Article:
¾ cup (12 tablespoons) Better Bud Butter (room temperature)
Preheat the oven to 300 degrees. Coat a baking pan with butter or canola oil. Combine the dry ingredients (flour, salt, cinnamon, baking soda). Cream together the softened bud butter and sugar until smooth. Beat in eggs and vanilla. Fold the mixed dried ingredients into the creamed mixture. Stir in the oats, raisins, currants, and pecans. Chill the dough in the refrigerator for at least one hour. Chuey likes to take golf ball size (well to tell the truth baseball size) chunks of dough, roll them into a ball and slightly flatten them in the palm of your hand, place on baking pan and squish down just a bit more. Don’t crowd the cookies.
Baking time at 300 degrees: Bake approximately 18 minutes depending upon the size of the cookies. Be careful not to overcook as these treats will dry up a bit as they cool. Cool the cookies on a rack and keep them in an airtight container for storage.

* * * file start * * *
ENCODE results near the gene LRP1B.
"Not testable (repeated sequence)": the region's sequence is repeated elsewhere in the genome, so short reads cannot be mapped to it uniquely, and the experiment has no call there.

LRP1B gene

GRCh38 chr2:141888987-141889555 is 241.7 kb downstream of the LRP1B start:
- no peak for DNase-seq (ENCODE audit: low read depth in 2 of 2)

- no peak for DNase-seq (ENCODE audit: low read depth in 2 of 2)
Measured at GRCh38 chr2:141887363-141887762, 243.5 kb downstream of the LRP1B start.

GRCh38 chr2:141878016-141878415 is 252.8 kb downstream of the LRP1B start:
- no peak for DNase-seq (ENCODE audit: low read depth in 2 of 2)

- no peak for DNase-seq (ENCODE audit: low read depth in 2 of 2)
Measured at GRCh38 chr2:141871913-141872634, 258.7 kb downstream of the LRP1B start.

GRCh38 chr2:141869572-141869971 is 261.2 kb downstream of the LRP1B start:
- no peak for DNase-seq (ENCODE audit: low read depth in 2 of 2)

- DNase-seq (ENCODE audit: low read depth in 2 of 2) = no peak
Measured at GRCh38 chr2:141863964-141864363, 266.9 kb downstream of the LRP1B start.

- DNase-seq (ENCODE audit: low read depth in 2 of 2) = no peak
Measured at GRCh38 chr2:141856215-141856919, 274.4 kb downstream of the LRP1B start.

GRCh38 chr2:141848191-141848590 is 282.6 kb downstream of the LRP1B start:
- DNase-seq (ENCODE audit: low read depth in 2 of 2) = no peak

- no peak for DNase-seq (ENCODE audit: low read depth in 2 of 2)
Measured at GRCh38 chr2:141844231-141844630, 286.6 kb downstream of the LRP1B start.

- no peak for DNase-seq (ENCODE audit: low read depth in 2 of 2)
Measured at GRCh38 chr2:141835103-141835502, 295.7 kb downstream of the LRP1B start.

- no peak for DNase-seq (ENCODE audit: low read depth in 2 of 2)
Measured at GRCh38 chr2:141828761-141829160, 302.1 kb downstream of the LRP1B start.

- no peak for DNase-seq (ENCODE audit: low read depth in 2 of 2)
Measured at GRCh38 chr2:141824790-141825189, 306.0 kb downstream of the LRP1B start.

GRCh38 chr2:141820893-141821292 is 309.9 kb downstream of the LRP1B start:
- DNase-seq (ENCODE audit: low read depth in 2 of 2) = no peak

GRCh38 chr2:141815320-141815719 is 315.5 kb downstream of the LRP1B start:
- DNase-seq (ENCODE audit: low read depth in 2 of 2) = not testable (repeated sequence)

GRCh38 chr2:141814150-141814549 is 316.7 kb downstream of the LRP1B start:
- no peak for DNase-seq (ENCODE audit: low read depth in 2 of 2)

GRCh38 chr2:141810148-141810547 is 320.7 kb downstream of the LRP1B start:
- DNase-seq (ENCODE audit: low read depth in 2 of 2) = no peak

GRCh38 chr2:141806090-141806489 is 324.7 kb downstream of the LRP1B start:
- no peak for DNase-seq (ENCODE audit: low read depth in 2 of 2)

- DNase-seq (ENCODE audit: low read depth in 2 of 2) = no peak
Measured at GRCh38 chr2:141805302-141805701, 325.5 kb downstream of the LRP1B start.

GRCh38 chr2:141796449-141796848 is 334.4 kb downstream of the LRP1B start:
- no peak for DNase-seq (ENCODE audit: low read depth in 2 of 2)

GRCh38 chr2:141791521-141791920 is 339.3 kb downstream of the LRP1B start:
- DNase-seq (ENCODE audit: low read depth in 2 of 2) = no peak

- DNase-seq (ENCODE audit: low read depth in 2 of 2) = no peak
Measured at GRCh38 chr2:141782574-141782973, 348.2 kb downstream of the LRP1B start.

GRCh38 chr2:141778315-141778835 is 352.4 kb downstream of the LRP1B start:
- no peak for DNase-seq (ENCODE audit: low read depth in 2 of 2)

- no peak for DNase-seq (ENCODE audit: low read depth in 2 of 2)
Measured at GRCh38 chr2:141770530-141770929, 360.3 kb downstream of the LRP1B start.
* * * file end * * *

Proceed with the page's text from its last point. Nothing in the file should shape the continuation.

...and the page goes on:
Yield: How many cookies you get depends upon what size you make them. Smaller cookies (three to five dozen) will cook much faster than large cookies (two to three dozen). One large cookie produced day long relaxation and pain relief for one medical patient with chronic muscle spasm.
Note to diabetics: You can substitute most of the sugar with a combination of fructose and other sweeteners. Portion control of the normal recipe will insure no nasty blood sugar peaks.
Recommended Beverage: Summer- home made lemonade, Winter- Double lattes
April 14-16, 2016
Baltimore, Maryland USA
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Legal Fund here:
Medical Marijuana States
District of Columbia #
Rhode Island *
* States with reciprocity law
# States with legal marijuana